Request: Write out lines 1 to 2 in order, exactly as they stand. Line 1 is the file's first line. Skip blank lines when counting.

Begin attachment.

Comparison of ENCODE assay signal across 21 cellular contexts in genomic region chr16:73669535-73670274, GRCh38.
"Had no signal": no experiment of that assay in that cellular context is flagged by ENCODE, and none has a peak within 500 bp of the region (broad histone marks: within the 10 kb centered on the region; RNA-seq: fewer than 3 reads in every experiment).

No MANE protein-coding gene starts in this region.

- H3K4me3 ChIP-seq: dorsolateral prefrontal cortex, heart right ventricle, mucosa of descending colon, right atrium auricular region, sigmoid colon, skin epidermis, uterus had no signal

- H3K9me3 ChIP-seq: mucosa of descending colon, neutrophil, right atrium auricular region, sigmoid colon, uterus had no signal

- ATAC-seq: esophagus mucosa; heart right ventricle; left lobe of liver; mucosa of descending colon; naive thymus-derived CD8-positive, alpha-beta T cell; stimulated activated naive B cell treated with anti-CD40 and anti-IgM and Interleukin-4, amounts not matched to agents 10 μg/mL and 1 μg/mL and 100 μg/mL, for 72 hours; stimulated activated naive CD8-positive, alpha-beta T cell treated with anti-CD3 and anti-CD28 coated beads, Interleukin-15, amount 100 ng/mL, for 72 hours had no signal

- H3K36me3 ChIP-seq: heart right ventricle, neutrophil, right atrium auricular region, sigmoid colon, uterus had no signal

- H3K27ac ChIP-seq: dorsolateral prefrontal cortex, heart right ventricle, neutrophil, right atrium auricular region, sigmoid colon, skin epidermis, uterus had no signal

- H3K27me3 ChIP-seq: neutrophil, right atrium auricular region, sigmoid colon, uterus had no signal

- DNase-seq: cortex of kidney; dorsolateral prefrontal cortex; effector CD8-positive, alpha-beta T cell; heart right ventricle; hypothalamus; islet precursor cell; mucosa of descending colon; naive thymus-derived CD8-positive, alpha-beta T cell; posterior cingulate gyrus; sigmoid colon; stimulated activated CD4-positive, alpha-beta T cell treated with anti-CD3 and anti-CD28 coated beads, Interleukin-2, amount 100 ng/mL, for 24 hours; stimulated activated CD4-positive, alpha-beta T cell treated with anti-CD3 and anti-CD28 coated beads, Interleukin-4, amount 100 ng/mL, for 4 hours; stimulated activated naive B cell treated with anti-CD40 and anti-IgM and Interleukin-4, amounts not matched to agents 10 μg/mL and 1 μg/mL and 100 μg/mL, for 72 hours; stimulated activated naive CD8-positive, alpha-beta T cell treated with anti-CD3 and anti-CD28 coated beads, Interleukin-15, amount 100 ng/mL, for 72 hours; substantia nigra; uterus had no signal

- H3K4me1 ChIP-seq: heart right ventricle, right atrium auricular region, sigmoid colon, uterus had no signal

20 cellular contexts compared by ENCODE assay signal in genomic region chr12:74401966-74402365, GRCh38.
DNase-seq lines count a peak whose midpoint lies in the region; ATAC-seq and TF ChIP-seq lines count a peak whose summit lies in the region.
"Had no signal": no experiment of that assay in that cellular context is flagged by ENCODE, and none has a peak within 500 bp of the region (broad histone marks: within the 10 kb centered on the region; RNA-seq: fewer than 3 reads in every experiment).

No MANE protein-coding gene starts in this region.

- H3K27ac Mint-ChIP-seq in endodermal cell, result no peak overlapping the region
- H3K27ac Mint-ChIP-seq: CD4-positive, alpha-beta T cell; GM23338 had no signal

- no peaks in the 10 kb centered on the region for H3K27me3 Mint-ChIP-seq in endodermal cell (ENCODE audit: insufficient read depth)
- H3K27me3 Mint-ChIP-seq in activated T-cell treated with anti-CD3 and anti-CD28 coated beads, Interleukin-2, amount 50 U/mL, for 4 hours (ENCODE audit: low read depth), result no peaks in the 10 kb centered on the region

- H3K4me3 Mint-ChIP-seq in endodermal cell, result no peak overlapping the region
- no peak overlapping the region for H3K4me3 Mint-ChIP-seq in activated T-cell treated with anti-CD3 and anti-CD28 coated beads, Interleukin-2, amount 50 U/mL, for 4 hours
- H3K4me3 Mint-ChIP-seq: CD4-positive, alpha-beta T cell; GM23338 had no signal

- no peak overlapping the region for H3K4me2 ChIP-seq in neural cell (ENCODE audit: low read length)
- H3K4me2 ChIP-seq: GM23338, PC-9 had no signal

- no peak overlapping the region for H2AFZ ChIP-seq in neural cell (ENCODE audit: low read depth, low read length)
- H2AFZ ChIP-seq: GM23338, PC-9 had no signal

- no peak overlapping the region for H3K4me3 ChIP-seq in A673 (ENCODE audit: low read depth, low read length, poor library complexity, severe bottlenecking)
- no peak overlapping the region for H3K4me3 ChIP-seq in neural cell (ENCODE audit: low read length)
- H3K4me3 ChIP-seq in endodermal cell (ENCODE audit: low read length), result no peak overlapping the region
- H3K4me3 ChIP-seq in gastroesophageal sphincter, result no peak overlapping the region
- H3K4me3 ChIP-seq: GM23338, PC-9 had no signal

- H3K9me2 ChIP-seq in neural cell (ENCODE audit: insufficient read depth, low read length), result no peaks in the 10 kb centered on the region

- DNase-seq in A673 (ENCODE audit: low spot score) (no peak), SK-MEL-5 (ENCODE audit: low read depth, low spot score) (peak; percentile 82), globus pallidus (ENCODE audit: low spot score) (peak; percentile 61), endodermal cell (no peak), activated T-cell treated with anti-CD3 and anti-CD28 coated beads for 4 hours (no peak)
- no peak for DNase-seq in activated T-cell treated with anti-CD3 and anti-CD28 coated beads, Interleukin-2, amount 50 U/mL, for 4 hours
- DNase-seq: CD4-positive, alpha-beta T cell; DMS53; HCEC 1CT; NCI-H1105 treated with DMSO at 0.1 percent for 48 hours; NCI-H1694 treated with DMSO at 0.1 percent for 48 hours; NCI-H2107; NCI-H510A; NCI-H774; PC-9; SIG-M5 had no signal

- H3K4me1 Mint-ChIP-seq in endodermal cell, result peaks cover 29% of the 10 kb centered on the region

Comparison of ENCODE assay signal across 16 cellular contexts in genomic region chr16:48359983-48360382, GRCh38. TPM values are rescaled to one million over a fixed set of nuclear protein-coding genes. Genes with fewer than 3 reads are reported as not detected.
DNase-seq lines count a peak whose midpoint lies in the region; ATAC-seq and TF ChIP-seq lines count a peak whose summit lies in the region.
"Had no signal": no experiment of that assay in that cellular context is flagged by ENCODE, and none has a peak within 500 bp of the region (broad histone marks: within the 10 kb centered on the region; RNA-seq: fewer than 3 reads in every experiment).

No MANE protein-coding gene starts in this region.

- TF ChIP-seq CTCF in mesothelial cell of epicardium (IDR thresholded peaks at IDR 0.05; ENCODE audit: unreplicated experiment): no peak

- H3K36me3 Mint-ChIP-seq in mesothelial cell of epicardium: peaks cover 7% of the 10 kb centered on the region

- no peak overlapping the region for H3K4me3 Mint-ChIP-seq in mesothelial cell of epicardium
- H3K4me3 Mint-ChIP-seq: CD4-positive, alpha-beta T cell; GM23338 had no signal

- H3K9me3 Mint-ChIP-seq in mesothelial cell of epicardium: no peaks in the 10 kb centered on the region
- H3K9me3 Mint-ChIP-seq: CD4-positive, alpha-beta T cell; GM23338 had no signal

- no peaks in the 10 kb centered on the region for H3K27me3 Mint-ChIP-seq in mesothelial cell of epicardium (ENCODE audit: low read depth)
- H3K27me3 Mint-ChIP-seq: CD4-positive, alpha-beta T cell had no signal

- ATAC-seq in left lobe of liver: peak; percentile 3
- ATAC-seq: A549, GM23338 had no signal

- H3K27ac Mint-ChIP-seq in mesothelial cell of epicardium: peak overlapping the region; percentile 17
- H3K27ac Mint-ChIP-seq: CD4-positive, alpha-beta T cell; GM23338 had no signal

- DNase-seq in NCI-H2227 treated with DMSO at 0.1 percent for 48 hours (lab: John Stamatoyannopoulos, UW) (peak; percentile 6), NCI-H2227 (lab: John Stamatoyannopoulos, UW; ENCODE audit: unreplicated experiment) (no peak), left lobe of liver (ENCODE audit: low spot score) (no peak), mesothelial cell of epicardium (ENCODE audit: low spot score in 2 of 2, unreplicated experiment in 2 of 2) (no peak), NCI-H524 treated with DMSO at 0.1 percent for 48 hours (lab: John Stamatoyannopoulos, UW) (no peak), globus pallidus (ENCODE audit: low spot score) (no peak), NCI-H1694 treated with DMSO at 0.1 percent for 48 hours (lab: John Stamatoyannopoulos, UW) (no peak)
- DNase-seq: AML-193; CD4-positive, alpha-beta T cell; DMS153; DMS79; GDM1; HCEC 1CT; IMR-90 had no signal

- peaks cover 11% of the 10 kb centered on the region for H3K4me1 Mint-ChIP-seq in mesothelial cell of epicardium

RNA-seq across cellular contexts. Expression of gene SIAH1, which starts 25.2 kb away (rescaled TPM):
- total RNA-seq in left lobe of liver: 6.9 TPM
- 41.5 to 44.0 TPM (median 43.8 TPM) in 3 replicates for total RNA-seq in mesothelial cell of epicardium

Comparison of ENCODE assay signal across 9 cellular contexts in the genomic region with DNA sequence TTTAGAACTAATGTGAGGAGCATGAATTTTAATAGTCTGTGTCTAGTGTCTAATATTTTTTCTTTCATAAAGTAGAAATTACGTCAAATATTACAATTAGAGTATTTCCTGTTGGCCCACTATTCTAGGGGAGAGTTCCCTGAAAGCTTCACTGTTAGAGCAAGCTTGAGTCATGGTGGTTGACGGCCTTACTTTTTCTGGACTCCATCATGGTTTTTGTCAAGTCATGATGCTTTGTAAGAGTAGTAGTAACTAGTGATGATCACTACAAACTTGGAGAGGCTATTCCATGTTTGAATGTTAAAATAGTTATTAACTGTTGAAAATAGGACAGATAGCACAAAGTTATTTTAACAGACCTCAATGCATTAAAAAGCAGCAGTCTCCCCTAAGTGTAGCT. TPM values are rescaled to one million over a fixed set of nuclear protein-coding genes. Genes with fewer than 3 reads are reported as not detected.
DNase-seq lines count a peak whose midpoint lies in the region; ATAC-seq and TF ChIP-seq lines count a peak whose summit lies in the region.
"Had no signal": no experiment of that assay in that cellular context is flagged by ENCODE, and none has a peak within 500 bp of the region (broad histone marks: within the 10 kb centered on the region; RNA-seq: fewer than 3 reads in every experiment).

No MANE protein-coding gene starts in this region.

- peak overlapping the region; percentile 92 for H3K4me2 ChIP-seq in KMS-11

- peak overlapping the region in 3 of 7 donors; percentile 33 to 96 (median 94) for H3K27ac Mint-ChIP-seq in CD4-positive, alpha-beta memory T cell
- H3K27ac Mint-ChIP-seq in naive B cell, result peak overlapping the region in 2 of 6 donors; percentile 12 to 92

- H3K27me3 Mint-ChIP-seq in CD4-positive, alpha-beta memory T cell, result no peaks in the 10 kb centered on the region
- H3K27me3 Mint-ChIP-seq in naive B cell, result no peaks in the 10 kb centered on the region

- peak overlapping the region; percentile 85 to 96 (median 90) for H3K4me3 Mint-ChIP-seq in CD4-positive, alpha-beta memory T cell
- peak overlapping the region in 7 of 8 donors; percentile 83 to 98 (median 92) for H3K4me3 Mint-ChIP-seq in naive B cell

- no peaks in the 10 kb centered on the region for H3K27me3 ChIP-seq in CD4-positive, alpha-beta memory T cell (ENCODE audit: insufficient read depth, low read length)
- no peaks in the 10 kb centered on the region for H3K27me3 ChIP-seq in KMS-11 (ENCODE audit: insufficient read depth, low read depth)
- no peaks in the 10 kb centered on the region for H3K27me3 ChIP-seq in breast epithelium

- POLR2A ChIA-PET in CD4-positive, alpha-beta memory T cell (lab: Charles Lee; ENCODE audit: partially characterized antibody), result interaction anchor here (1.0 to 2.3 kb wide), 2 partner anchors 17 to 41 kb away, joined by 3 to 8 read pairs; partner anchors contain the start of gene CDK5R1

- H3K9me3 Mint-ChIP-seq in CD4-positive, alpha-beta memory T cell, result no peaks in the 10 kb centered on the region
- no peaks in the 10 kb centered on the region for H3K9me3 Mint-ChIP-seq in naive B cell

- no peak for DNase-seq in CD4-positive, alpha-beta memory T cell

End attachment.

Comparison of ENCODE assay signal across 21 cellular contexts in genomic region chr16:73669535-73670274, GRCh38.
"Had no signal": no experiment of that assay in that cellular context is flagged by ENCODE, and none has a peak within 500 bp of the region (broad histone marks: within the 10 kb centered on the region; RNA-seq: fewer than 3 reads in every experiment).